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Wednesday, 22 August 2007

Time to pursue the politics of engagement!!

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By Lloyd Msipa

Last updated: 08/22/2007 12:00:11

WHILST the just ended SADC summit might have left a lot of people perturbed by the inaction of the regional grouping towards Zimbabwe or President Robert Mugabe in particular, a cursory analysis reveals that a lot more came out of this meeting besides them clapping for Mugabe when he made an entrance
.
Firstly, this is the first in so many years that the regional grouping has stood together as one. Remember the extra ordinary meeting in Tanzania where Zambian President Mwanawasa called Zimbabwe a 'sinking Titanic'? The fact that one of theirs was in trouble, actually and contrary to popular opinion, served to cement their relationship.
In fact the consensus or solidarity displayed at this summit gave birth to a new regional power bloc that seems geared to take on the West. The fact that the report on the negotiating process being spearheaded by Thabo Mbeki placed some of the blame of Zimbabwe's woes on the doorstep of the UK government confirms my assertion that a regional power bloc geared to take on the west has been birthed.
 
In the bigger scheme of things, where does this leave opposition politics in Zimbabwe? Well, I think it is time for the opposition to call a spade a spade and realise that there is two sides to every story. We are all familiar with events and agreements at Lancaster, the willing-seller-willing-buyer agreement and the gentlemen's agreement to have Whitehall finance the land redistribution exercise.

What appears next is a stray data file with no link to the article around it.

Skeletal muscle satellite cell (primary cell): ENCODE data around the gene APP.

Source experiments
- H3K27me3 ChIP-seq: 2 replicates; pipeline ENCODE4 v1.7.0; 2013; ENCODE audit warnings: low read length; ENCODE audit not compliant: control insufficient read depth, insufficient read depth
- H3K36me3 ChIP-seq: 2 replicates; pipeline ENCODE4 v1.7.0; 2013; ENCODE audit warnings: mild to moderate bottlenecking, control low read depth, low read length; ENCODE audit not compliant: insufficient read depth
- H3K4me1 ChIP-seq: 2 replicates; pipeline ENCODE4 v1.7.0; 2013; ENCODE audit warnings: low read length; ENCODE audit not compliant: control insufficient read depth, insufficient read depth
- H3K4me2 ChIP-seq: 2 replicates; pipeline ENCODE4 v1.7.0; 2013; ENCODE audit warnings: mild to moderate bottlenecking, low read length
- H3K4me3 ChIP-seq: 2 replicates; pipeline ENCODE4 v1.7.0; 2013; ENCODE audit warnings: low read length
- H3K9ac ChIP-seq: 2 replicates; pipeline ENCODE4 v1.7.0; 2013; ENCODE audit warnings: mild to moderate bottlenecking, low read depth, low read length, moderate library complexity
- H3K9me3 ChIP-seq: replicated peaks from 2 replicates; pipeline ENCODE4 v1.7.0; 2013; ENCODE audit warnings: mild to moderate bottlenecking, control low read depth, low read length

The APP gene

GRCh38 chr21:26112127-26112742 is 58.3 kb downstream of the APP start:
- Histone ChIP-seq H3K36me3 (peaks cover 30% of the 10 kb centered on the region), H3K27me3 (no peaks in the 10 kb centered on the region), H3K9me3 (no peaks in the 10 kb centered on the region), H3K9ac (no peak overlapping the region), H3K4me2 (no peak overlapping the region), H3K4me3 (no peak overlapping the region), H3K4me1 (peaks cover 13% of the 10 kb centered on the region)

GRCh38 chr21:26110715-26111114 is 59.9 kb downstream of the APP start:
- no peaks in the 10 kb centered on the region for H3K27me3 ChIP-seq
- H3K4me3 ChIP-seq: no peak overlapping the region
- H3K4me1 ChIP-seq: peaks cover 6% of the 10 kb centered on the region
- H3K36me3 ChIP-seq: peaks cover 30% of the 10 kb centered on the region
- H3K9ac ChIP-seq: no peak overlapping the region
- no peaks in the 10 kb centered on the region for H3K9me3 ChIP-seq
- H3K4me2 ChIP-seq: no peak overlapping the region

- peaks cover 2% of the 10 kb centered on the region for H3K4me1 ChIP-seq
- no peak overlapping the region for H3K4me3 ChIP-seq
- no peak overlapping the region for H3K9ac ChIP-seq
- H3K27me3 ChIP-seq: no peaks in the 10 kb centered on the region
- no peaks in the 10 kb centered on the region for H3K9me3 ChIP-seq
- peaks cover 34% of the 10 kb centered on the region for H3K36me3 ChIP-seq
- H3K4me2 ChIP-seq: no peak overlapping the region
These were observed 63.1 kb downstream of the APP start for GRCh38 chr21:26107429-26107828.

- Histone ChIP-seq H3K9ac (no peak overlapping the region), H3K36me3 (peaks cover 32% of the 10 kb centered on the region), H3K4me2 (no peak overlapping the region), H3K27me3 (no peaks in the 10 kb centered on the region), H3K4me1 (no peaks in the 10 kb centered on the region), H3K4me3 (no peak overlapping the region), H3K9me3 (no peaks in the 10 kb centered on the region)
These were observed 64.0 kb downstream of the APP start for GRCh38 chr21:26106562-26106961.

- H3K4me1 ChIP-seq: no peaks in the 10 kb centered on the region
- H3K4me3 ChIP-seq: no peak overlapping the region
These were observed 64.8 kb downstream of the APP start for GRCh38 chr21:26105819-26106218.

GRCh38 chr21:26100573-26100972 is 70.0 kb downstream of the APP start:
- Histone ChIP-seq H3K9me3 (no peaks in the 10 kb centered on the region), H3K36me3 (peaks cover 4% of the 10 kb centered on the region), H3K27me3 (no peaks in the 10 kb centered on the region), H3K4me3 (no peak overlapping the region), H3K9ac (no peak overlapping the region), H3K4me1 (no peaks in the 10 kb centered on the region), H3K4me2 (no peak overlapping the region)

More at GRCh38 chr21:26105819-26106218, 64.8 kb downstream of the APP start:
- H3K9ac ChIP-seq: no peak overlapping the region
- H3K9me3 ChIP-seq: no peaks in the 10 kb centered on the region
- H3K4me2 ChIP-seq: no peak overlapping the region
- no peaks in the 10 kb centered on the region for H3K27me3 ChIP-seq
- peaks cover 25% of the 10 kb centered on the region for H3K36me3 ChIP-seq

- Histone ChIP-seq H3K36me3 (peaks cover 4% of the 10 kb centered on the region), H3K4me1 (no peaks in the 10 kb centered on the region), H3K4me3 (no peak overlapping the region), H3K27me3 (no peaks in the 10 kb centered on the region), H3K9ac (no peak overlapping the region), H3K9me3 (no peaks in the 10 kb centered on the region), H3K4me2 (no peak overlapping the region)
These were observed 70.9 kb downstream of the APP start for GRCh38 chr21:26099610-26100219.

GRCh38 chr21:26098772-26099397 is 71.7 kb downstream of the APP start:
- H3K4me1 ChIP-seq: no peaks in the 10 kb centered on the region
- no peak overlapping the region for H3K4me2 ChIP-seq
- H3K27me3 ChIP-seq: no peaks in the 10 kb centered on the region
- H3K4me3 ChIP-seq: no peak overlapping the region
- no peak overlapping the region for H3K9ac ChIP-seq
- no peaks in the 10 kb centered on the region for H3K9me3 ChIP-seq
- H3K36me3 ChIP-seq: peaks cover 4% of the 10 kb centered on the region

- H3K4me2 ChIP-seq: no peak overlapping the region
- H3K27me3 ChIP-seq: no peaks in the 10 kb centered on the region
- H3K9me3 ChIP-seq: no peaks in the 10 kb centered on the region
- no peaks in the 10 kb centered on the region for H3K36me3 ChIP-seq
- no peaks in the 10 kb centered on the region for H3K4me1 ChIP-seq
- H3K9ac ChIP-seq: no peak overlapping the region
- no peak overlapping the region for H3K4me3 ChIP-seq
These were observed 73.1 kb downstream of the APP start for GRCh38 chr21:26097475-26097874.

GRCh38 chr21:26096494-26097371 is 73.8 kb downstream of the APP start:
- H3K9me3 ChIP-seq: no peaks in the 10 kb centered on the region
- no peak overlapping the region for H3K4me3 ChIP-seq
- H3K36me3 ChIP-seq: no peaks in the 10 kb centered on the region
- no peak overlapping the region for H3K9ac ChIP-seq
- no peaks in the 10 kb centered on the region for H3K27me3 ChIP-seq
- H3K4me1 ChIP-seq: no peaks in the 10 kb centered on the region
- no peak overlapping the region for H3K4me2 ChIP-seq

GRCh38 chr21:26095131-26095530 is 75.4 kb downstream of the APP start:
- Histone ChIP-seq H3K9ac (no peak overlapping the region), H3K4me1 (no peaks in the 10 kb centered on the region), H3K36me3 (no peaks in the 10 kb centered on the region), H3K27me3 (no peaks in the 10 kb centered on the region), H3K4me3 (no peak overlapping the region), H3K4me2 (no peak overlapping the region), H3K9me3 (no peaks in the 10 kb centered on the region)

The fact that Whitehall proceeded to breach this contract by reneging from it meant that Zimbabwe was equally not bound by the contract. These are basic tenets of contract law.
Let's go back to the opposition parties and evaluate how they fit into this equation. The politics of the opposition in Zimbabwe, beginning as far back as Tekere's ZUM, Dumbutschena's FORUM and to Tsvangirai's MDC have all had one thing in common. The all pursued the politics of confrontation and the opposition today assisted by various civic organisations still pursues the politics of confrontation.
 
Zimbabweans now needs more than ever to adapt the politics of engagement. Clarion calls are sounding far and wide to the effect that only 'Zimbabweans can solve their own problems". Failure by us Zimbabweans to embrace the politics of engagement will see us sinking deeper and deeper into the abyss.
 
Why engagement one might ask? Firstly it is important for Zimbabweans to first and foremost realise that before we are Zanu PF or MDC members, we are Zimbabweans. As Zimbabweans, we need to start talking to one another with no hidden agendas. We need to embrace a new culture that despises double standards. We need to begin our engagement premised on the fact that we are the masters of our destiny and our destiny includes building a better Zimbabwe.
 
The fact that we belong to different political parties must come in second. One needs to ask themselves, 'how did we arrive to where we are today?' I will tell you how. We have failed or neglected to engage one another in the spirit of brotherhood or sisterhood. We are more comfortable bludgeoning each to death hence the blood letting in March 2002.